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How Kidney Disease Patients Can Better Manage Their Retinal Health

1 month, 2 weeks ago

1334  0
Posted on Apr 11, 2024, 3 p.m.

Beyond being the main organs for visual processing and sight, the eyes can serve as windows to overall health and wellness. For instance, 3D eye scans are commonly used to track the early signs and progression of kidney disease. Specifically, retinal changes have been observed among patients with different stages of kidney disease, thus offering a quick, non-invasive way to manage and treat their condition.

Below, we examine the connection between kidney disease and retinal health to support early diagnosis and treatment. Since retinal and vision problems can also be complications of kidney disease, the article also offers practical tips for patients to adopt eye care and improve their overall health outcomes.

The connection between kidney disease and retinal health

The retina is the layer of nerves at the back of the eye responsible for capturing incoming light and transmitting signals to the brain for visual processing. However, patients with kidney disease tend to have thinner retinas, with the thinning progressing as their kidney function declines.

Several mechanisms of action can explain this link between kidney disease and retinal changes, including inflammation of not only the tiny filters in the kidney but also the blood vessels in the retina. Meanwhile, kidney disease linked to other chronic conditions like diabetes and hypertension translates to increased oxidative stress in the eye’s structure, including the retina and the lens.

Aside from serving as a predictor for the stage of their disease, these structural changes can otherwise affect patients’ vision, thus increasing the disease burden and diminishing their quality of life. Fortunately, patients can adopt retinal care through the tips highlighted in the next section.

Ways for patients to take better care of the retina:

Wear sunglasses for UV protection

The sun’s ultraviolet rays can contribute to or worsen retinal damage, making it crucial to wear sunglasses with 100% UV protection, especially when staying outdoors for prolonged periods. Since retinal problems associated with kidney disease can degrade one’s vision, kidney patients can opt for prescription sunglasses that balance vision correction and sun safety in one eyewear.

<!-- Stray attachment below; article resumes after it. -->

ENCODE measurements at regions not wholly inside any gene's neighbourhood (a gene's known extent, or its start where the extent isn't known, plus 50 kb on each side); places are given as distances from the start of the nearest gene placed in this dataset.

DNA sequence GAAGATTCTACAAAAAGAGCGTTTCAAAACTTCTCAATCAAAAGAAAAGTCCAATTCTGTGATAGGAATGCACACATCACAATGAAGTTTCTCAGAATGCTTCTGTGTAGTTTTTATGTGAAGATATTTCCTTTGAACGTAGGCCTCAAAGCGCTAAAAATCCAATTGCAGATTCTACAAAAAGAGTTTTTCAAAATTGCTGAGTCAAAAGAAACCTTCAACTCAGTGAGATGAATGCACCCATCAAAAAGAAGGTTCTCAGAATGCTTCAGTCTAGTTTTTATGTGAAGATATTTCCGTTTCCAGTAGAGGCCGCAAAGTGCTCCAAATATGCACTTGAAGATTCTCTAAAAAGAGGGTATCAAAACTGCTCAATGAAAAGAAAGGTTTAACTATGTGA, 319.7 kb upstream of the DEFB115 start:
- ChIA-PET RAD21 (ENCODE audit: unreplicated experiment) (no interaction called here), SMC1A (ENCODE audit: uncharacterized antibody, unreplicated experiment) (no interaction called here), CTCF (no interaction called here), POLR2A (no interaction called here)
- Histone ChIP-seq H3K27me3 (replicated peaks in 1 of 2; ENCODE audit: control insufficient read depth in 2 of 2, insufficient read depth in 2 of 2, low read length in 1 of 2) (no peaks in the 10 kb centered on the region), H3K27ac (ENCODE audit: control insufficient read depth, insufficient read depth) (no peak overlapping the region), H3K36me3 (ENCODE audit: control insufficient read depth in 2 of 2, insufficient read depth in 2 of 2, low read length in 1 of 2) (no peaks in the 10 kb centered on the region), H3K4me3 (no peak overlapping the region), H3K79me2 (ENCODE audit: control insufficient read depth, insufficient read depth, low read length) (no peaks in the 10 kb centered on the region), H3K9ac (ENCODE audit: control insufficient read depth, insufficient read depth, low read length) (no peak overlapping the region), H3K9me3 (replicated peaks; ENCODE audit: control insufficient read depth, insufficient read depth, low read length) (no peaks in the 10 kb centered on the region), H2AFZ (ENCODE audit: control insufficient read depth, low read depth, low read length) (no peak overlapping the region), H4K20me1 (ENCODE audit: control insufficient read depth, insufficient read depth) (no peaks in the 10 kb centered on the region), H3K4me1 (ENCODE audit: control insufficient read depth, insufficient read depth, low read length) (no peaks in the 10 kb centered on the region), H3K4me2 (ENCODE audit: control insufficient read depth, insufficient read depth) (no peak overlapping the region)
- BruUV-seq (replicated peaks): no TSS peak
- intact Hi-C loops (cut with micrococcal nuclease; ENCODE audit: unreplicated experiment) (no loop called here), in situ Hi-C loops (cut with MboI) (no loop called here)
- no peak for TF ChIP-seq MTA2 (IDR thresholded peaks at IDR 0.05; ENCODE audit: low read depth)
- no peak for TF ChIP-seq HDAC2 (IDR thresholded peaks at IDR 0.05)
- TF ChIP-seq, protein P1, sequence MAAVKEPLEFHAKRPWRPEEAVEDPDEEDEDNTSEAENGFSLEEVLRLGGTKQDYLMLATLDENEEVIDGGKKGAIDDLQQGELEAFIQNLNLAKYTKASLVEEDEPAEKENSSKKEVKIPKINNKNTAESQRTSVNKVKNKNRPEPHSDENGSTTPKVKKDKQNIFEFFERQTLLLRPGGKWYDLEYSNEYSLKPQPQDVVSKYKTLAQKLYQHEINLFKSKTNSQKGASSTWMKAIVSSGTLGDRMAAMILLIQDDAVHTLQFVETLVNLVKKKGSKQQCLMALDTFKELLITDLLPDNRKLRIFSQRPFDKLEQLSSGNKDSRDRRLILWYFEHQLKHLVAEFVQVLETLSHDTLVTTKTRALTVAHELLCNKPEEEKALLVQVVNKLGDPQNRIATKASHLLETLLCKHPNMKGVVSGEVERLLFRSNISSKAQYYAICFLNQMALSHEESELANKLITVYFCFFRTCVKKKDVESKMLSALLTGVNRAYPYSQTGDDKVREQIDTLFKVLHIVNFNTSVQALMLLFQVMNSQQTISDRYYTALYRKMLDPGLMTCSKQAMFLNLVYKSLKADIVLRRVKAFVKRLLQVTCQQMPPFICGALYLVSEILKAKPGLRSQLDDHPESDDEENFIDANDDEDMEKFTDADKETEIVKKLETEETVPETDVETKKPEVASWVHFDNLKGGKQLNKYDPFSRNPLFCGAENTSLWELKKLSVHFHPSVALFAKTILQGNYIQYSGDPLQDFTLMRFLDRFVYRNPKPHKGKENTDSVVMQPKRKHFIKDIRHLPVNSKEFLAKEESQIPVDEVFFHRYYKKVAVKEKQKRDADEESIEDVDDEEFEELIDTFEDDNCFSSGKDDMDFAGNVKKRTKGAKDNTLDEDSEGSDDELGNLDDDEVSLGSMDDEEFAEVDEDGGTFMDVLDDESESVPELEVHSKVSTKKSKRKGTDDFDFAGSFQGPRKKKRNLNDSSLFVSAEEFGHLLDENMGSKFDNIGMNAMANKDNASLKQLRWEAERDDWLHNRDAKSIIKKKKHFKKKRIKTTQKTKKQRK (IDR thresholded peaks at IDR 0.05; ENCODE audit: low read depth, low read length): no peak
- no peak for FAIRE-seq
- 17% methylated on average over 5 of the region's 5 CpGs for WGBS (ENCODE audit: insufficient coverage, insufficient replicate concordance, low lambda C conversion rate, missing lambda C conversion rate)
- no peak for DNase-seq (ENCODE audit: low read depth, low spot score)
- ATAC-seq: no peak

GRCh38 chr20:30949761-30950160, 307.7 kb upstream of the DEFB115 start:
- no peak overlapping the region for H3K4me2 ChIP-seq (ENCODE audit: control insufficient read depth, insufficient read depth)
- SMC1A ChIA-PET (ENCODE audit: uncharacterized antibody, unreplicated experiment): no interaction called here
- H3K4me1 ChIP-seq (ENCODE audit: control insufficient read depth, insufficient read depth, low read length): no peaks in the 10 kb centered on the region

Optical retailers like Sunglass Hut, Visionworks, and LensCrafters have prescription options for their vast assortment of sunglasses brands, such as the outdoor-oriented Ray-Ban and classic Ralph Lauren. Moreover, these frames have customization options like polarized filters to better fit your vision and lifestyle needs.

Schedule comprehensive dilated eye exams

Besides wearing sunglasses, comprehensive eye exams are also an essential part of retinal care and overall eye health. Specifically, patients can schedule routine eye dilation exams, which are early-detection tools that help ensure the retinal changes caused by your condition do not compromise your vision.

When conducting dilated eye exams, the doctor may use Ryzumvi, a phentolamine ophthalmic solution that can reverse pharmacologically induced eye dilation. This FDA-approved topical drug can help you cope with the light sensitivity and eye changes commonly experienced from six to 24 hours after artificial dilation.

Quit smoking and/or vaping

Lastly, retinal care involves quitting unhealthy habits, such as smoking and vaping, which otherwise affect the eyes and worsen existing retinal and vision problems. The American Academy of Ophthalmology explains that the toxic chemicals found in both traditional and electronic cigarettes can damage the blood vessels in the eye, increasing the risk of retinal damage observed in severe eye conditions like macular degeneration and diabetic retinopathy.

Overall, retinal changes are a common consequence of kidney disease, but you can adopt eye care tips and healthy lifestyle changes to ensure these complications do not lead to vision loss or blindness.

This article was written for WHN by RUTH ANN JOHN who is a freelance writer who enjoys writing about health, wellness, and sustainability. When she’s not typing away at her keyboard, you can find her completing an oil painting or doing DIY projects.

As with anything you read on the internet, this article should not be construed as medical advice; please talk to your doctor or primary care provider before changing your wellness routine. This article is not intended to provide a medical diagnosis, recommendation, treatment, or endorsement. These statements have not been evaluated by the Food and Drug Administration. 

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